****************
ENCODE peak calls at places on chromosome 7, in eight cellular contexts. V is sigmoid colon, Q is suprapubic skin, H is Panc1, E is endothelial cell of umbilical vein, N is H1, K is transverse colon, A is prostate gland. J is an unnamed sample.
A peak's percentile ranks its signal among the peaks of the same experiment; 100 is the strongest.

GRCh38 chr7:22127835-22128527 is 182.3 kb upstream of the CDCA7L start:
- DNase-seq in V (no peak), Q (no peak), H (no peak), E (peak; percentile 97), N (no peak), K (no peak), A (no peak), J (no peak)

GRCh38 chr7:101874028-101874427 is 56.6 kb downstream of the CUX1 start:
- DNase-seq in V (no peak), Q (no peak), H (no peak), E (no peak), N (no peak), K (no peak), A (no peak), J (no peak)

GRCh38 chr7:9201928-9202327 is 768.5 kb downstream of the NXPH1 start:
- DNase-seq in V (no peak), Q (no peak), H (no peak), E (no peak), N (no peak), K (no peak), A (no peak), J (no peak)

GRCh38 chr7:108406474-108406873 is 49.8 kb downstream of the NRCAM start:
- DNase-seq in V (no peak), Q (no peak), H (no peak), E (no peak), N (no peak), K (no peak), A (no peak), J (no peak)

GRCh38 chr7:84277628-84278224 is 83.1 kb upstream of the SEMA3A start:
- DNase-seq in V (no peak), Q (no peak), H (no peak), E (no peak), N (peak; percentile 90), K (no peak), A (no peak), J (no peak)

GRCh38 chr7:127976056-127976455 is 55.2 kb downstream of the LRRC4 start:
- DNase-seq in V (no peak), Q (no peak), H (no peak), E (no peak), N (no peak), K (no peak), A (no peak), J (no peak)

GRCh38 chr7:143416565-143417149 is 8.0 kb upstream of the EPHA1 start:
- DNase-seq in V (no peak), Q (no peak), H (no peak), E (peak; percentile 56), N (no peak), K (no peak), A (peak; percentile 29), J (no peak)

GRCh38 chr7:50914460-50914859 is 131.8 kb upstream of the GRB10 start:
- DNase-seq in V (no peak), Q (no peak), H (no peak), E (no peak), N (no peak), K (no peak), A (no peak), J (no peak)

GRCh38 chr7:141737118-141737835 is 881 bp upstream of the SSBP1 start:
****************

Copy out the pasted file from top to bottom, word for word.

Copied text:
ENCODE peak calls at places on chromosome 7, in eight cellular contexts. V is sigmoid colon, Q is suprapubic skin, H is Panc1, E is endothelial cell of umbilical vein, N is H1, K is transverse colon, A is prostate gland. J is an unnamed sample.
A peak's percentile ranks its signal among the peaks of the same experiment; 100 is the strongest.

GRCh38 chr7:22127835-22128527 is 182.3 kb upstream of the CDCA7L start:
- DNase-seq in V (no peak), Q (no peak), H (no peak), E (peak; percentile 97), N (no peak), K (no peak), A (no peak), J (no peak)

GRCh38 chr7:101874028-101874427 is 56.6 kb downstream of the CUX1 start:
- DNase-seq in V (no peak), Q (no peak), H (no peak), E (no peak), N (no peak), K (no peak), A (no peak), J (no peak)

GRCh38 chr7:9201928-9202327 is 768.5 kb downstream of the NXPH1 start:
- DNase-seq in V (no peak), Q (no peak), H (no peak), E (no peak), N (no peak), K (no peak), A (no peak), J (no peak)

GRCh38 chr7:108406474-108406873 is 49.8 kb downstream of the NRCAM start:
- DNase-seq in V (no peak), Q (no peak), H (no peak), E (no peak), N (no peak), K (no peak), A (no peak), J (no peak)

GRCh38 chr7:84277628-84278224 is 83.1 kb upstream of the SEMA3A start:
- DNase-seq in V (no peak), Q (no peak), H (no peak), E (no peak), N (peak; percentile 90), K (no peak), A (no peak), J (no peak)

GRCh38 chr7:127976056-127976455 is 55.2 kb downstream of the LRRC4 start:
- DNase-seq in V (no peak), Q (no peak), H (no peak), E (no peak), N (no peak), K (no peak), A (no peak), J (no peak)

GRCh38 chr7:143416565-143417149 is 8.0 kb upstream of the EPHA1 start:
- DNase-seq in V (no peak), Q (no peak), H (no peak), E (peak; percentile 56), N (no peak), K (no peak), A (peak; percentile 29), J (no peak)

GRCh38 chr7:50914460-50914859 is 131.8 kb upstream of the GRB10 start:
- DNase-seq in V (no peak), Q (no peak), H (no peak), E (no peak), N (no peak), K (no peak), A (no peak), J (no peak)

GRCh38 chr7:141737118-141737835 is 881 bp upstream of the SSBP1 start: